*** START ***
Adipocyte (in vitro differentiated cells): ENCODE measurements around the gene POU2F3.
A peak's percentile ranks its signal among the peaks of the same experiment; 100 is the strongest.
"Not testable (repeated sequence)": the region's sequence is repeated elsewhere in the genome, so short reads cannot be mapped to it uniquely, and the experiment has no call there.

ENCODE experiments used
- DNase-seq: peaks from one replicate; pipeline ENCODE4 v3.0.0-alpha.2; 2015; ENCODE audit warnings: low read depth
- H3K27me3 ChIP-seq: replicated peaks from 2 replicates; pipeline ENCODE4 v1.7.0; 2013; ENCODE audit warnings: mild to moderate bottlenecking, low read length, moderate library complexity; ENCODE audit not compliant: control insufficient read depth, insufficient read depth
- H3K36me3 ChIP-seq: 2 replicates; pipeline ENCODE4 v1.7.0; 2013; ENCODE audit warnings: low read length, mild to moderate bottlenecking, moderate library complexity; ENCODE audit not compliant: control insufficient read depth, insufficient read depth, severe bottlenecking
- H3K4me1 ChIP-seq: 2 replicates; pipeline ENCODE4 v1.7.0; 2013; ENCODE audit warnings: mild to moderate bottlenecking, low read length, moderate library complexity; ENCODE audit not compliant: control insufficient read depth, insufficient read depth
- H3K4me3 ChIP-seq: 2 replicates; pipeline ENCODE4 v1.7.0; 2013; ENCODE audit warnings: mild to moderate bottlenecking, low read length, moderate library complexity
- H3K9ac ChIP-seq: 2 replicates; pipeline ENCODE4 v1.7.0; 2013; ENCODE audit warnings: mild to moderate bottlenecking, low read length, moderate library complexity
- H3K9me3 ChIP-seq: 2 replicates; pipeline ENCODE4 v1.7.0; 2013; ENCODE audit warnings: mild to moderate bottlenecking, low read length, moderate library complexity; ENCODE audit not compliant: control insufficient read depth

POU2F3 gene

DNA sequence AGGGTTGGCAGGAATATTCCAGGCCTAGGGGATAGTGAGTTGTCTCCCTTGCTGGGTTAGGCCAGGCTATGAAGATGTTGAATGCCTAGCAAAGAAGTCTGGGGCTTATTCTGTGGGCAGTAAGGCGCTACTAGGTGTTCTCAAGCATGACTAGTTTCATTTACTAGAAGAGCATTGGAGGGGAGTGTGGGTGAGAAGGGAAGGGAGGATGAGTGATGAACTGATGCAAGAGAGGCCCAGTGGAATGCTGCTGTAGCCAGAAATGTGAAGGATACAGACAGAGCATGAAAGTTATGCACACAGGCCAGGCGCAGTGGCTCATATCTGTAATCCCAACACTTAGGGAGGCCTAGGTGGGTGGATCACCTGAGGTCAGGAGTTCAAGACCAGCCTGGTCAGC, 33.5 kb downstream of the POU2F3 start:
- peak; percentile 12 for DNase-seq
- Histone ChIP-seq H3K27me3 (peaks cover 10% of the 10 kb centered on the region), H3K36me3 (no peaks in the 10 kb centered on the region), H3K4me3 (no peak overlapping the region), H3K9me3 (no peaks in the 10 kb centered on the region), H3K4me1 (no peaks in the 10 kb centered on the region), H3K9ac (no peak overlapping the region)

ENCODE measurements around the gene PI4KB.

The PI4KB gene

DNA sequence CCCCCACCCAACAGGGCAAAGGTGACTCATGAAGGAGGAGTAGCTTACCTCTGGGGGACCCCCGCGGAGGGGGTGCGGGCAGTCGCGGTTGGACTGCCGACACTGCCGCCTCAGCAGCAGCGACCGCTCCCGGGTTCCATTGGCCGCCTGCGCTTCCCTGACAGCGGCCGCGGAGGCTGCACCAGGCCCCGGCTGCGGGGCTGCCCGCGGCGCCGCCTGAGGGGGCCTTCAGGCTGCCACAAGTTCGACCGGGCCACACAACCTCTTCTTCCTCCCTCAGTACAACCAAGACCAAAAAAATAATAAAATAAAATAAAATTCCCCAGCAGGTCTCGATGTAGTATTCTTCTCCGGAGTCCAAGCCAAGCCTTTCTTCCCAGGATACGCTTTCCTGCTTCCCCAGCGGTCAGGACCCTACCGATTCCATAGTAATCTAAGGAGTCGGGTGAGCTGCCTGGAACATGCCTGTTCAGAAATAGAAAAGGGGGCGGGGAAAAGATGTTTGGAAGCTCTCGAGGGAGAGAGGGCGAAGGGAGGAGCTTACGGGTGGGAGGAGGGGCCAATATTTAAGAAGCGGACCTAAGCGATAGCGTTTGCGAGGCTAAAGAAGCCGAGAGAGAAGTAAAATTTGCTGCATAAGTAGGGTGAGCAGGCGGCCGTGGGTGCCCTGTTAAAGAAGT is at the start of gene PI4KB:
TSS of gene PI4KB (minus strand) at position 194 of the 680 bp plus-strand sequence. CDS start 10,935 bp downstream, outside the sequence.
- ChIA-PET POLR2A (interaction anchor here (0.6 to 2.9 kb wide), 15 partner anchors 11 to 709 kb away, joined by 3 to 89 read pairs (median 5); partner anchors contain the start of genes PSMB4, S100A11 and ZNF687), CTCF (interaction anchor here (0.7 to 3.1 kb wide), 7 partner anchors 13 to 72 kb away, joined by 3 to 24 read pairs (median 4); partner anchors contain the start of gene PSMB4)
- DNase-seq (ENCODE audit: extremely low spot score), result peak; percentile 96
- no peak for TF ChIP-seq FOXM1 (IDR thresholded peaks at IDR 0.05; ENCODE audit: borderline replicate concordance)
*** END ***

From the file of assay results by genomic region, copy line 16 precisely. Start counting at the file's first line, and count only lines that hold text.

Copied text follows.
ENCODE measurements around the gene PI4KB.